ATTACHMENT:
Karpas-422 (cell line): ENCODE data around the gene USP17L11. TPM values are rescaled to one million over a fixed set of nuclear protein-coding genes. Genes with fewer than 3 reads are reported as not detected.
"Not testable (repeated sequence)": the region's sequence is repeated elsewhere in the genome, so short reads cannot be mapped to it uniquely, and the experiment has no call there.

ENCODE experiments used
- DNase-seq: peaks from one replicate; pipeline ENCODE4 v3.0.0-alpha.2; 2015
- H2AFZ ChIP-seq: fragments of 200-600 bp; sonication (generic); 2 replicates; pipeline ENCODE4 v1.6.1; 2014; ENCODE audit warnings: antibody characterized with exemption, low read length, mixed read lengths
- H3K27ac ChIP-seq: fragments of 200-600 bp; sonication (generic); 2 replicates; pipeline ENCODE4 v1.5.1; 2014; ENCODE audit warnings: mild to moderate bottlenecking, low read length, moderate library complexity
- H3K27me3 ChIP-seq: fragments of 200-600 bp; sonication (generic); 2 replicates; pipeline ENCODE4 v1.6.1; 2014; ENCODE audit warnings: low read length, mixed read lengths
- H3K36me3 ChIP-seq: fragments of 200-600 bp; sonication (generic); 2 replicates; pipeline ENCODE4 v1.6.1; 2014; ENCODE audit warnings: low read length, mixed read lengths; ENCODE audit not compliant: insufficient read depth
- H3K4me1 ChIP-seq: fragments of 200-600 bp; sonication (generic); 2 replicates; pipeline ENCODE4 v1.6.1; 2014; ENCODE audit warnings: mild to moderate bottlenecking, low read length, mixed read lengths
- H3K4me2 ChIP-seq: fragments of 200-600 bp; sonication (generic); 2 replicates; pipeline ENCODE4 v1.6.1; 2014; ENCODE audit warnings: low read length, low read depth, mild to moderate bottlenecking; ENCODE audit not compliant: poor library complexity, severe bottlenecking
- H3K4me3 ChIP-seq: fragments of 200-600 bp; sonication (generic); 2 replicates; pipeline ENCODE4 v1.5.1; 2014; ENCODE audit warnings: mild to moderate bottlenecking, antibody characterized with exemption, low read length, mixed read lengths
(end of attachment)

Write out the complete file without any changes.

Karpas-422 (cell line): ENCODE data around the gene USP17L11. TPM values are rescaled to one million over a fixed set of nuclear protein-coding genes. Genes with fewer than 3 reads are reported as not detected.
"Not testable (repeated sequence)": the region's sequence is repeated elsewhere in the genome, so short reads cannot be mapped to it uniquely, and the experiment has no call there.

ENCODE experiments used
- DNase-seq: peaks from one replicate; pipeline ENCODE4 v3.0.0-alpha.2; 2015
- H2AFZ ChIP-seq: fragments of 200-600 bp; sonication (generic); 2 replicates; pipeline ENCODE4 v1.6.1; 2014; ENCODE audit warnings: antibody characterized with exemption, low read length, mixed read lengths
- H3K27ac ChIP-seq: fragments of 200-600 bp; sonication (generic); 2 replicates; pipeline ENCODE4 v1.5.1; 2014; ENCODE audit warnings: mild to moderate bottlenecking, low read length, moderate library complexity
- H3K27me3 ChIP-seq: fragments of 200-600 bp; sonication (generic); 2 replicates; pipeline ENCODE4 v1.6.1; 2014; ENCODE audit warnings: low read length, mixed read lengths
- H3K36me3 ChIP-seq: fragments of 200-600 bp; sonication (generic); 2 replicates; pipeline ENCODE4 v1.6.1; 2014; ENCODE audit warnings: low read length, mixed read lengths; ENCODE audit not compliant: insufficient read depth
- H3K4me1 ChIP-seq: fragments of 200-600 bp; sonication (generic); 2 replicates; pipeline ENCODE4 v1.6.1; 2014; ENCODE audit warnings: mild to moderate bottlenecking, low read length, mixed read lengths
- H3K4me2 ChIP-seq: fragments of 200-600 bp; sonication (generic); 2 replicates; pipeline ENCODE4 v1.6.1; 2014; ENCODE audit warnings: low read length, low read depth, mild to moderate bottlenecking; ENCODE audit not compliant: poor library complexity, severe bottlenecking
- H3K4me3 ChIP-seq: fragments of 200-600 bp; sonication (generic); 2 replicates; pipeline ENCODE4 v1.5.1; 2014; ENCODE audit warnings: mild to moderate bottlenecking, antibody characterized with exemption, low read length, mixed read lengths